I start the water boiling in the camp stove; these little bottles of Propane have made camping much easier and a more positive experience. The aroma of Naphtha Gas, which gave me headaches years ago, is no longer in my duffel. The little bottles are much safer to carry and are good for use in lanterns also.

I think back to the years that I used the larger lanterns fuelled with Naphtha, and the way I acquired the lantern, was catching the largest salmon on the Medway river and entering it into the Fish and Game Associations contest in 1954. Although the fish was only 15 pounds it was the largest that was entered then. This lantern lit many nights on the North Pole stream and the Upper Stretch of the Little Southwest Miramichi since 1964, and it still sits in the Garage waiting for service.

Dinner cooked and finished, the old hound perks her ears as the first drop hits the tent. She settles to a spot in the back of the tent just over the top of my sleeping bag. I will not be able to stuff my feet to the end of the bag, but she will feel comfortable being close in the storm.

I turn out the light, sit under the canopy and watch the display of sheet lightning in the distance. The small drops turn to large thumps on the tent, and god's renewal begins. I reach to the canoe box and pour a wee dram in the cap. I salute the storm and climb into the tent to ride out the storm.

Through the night, the roar of the water pouring on the tent is witness to the size of the storm, I am very lucky to be this close to the elements on my first night out. I wonder if I have chosen a time that the water will be too high and dirty to fish.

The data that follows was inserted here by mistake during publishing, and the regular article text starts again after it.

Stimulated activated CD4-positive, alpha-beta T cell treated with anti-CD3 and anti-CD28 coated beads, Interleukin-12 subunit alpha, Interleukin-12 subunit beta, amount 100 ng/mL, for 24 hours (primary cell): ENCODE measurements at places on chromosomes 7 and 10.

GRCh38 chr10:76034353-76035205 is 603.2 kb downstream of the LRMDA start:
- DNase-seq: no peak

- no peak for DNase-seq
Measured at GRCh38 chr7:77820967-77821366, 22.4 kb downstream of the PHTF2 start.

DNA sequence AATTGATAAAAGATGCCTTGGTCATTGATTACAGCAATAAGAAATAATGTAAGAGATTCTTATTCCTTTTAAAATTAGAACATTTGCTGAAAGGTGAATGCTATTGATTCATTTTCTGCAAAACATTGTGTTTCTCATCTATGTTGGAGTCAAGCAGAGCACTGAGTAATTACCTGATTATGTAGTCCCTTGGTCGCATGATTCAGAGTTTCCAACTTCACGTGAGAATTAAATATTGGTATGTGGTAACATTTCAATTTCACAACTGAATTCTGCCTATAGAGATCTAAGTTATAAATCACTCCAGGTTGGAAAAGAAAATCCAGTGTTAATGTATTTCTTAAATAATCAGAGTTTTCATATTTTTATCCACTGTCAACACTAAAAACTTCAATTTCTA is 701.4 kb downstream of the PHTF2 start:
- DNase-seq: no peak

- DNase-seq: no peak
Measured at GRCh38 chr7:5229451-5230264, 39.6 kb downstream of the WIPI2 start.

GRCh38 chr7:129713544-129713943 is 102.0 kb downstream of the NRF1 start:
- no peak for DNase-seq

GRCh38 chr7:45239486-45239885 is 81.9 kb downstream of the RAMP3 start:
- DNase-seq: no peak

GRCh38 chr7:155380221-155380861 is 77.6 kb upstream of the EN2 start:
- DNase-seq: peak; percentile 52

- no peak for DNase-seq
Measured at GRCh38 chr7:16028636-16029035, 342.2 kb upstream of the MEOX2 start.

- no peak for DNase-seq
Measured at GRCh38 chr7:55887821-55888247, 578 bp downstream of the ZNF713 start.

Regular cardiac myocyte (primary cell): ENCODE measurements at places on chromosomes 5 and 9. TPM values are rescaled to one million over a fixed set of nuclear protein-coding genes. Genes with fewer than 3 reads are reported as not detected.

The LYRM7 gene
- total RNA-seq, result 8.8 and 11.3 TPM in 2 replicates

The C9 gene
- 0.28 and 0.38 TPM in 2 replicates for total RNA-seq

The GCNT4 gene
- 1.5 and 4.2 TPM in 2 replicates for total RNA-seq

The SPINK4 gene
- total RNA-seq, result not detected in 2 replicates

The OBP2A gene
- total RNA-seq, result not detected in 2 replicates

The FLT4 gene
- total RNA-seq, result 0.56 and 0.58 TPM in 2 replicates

The sun begins to break in the East, shining over the water and the ledge rocks that form Otter Brook Pool. I walk to the shore and splash some cool river water on my face, surveying the river for raising water. Tell tale signs appear to be at a minimum, only a few small beaver and muskrat sticks drift by. A sign the water has come up, but the larger sticks are not there, evidence of a moderate rainfall. It will be a good trip after all.

 

Breaking camp, I notice some beaver cuttings on the opposite side of the river, in the mouth of the brook I hear a splashing sound, as the old dog sits and watches the spot. Nothing comes to the shore, it could be a deer or a moose bathing in the clear water ridding himself of flies.

Thinking of flies, I have not noticed any great onslaught of black flies or no-see-ums this morning. The heavy rain last night must have curtailed their hatching for awhile, they will surely be in good form tonight.